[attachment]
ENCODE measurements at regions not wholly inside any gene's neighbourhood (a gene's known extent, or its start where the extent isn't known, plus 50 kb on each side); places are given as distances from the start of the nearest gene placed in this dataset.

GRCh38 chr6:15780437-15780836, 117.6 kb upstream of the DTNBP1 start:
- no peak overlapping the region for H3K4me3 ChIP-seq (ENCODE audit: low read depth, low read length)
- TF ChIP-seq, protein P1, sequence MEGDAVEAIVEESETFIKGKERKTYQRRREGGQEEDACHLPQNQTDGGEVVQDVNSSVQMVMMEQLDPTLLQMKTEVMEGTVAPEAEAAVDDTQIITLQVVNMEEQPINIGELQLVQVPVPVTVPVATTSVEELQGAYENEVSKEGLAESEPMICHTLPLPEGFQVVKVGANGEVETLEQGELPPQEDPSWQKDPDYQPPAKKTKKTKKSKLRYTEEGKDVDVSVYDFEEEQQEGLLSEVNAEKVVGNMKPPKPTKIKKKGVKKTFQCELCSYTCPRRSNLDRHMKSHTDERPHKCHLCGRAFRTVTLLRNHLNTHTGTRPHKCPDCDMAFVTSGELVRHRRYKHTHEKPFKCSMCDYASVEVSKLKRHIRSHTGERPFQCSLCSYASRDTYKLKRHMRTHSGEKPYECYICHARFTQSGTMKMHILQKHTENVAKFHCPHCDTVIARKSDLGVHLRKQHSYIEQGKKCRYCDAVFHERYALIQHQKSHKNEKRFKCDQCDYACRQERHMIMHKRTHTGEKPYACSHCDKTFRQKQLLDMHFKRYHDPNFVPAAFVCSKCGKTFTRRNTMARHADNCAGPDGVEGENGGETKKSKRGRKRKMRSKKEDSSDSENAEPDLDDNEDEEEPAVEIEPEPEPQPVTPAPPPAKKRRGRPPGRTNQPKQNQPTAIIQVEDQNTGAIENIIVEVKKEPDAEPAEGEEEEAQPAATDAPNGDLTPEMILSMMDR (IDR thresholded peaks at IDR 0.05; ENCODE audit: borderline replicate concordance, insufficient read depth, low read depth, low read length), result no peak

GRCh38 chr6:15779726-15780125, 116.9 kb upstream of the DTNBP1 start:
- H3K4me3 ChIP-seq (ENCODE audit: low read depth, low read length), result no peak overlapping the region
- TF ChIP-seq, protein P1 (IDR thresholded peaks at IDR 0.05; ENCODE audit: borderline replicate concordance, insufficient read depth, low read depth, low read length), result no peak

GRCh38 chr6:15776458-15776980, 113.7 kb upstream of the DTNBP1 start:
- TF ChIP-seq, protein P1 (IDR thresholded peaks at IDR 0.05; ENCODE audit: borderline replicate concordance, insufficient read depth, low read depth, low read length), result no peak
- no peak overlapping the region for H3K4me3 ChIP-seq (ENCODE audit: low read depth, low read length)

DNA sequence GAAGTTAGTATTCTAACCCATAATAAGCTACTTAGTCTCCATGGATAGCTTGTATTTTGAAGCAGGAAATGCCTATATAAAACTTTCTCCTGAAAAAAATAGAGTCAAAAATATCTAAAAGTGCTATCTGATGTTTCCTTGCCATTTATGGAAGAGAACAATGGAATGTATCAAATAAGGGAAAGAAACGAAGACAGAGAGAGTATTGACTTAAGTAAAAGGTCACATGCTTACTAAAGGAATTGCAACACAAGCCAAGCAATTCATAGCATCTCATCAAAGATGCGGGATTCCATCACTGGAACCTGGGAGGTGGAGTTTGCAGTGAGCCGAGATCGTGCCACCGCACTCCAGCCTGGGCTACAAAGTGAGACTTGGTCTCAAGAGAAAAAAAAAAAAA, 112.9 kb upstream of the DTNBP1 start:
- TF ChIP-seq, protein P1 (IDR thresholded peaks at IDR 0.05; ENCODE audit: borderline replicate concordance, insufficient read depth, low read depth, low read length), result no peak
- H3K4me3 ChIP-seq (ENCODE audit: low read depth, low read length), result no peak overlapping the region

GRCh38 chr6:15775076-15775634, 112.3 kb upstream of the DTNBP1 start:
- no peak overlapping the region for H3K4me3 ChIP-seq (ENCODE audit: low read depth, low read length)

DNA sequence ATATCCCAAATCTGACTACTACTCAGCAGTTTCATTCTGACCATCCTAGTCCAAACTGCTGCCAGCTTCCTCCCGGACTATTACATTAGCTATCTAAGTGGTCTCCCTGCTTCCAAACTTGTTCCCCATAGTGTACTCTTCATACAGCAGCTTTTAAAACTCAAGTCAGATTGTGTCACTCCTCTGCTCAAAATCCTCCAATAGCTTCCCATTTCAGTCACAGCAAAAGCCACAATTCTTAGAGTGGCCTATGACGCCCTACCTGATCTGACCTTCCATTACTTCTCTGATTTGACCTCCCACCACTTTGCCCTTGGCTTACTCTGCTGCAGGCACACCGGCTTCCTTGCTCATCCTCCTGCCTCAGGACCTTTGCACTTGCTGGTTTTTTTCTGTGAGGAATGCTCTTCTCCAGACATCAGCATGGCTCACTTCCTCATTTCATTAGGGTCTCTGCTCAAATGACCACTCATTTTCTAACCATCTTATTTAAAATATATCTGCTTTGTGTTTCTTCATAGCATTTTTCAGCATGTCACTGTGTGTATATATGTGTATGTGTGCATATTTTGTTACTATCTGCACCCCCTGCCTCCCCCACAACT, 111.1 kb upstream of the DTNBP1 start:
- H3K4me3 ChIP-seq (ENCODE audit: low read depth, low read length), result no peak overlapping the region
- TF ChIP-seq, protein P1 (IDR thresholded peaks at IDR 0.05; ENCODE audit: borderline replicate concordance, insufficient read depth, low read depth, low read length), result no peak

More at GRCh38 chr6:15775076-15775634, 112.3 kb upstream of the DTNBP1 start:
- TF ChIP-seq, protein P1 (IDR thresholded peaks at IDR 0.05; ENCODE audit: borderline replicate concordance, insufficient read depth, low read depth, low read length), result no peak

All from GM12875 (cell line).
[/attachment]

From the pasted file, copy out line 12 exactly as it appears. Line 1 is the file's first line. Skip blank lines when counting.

- TF ChIP-seq, protein P1 (IDR thresholded peaks at IDR 0.05; ENCODE audit: borderline replicate concordance, insufficient read depth, low read depth, low read length), result no peak